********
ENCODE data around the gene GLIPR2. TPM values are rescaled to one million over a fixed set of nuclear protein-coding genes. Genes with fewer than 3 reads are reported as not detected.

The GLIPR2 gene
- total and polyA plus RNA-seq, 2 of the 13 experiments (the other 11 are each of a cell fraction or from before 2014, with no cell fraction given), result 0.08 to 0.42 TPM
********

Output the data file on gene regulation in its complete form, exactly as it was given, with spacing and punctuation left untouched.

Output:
ENCODE data around the gene GLIPR2. TPM values are rescaled to one million over a fixed set of nuclear protein-coding genes. Genes with fewer than 3 reads are reported as not detected.

The GLIPR2 gene
- total and polyA plus RNA-seq, 2 of the 13 experiments (the other 11 are each of a cell fraction or from before 2014, with no cell fraction given), result 0.08 to 0.42 TPM